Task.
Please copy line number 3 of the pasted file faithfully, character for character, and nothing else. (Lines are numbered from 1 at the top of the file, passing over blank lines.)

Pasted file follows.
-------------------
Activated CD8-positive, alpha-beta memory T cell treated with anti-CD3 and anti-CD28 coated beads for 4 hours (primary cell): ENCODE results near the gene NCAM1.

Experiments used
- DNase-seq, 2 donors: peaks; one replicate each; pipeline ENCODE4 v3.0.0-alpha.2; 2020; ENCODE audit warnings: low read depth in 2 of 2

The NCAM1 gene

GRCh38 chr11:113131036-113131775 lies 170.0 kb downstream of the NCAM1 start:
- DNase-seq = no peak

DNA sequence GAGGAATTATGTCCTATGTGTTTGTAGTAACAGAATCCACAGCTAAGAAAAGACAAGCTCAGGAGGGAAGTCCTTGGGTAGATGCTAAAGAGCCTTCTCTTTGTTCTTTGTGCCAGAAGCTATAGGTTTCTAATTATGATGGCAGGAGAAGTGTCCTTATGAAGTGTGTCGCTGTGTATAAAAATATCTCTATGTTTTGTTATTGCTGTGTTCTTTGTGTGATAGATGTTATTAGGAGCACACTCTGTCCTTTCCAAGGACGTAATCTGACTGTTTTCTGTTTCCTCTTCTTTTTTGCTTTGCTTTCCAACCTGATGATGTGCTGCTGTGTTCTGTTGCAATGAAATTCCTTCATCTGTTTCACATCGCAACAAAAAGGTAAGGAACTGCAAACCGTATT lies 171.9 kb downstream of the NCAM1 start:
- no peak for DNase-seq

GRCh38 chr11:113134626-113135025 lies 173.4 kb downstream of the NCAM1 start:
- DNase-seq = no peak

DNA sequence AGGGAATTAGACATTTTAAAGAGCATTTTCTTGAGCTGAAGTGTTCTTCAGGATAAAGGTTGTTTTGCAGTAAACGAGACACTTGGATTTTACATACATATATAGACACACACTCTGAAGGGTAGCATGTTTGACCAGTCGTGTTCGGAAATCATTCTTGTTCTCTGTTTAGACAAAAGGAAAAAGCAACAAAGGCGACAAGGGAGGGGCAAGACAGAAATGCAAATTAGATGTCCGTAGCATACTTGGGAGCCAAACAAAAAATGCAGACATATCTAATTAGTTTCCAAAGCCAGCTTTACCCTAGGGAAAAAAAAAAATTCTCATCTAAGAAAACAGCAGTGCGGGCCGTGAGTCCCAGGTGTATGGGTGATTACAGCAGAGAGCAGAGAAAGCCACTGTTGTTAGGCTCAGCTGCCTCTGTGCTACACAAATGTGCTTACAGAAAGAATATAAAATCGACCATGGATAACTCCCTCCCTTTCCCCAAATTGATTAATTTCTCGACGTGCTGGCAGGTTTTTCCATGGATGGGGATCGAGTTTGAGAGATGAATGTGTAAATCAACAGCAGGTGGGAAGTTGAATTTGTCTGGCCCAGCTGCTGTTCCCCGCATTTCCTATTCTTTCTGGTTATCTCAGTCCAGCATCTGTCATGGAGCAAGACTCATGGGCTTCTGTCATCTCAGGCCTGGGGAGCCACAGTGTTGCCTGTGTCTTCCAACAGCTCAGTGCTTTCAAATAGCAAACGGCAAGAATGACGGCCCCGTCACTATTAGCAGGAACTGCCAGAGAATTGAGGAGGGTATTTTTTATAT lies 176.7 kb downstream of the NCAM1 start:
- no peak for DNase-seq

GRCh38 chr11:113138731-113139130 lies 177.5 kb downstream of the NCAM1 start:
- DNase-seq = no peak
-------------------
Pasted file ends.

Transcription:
- DNase-seq, 2 donors: peaks; one replicate each; pipeline ENCODE4 v3.0.0-alpha.2; 2020; ENCODE audit warnings: low read depth in 2 of 2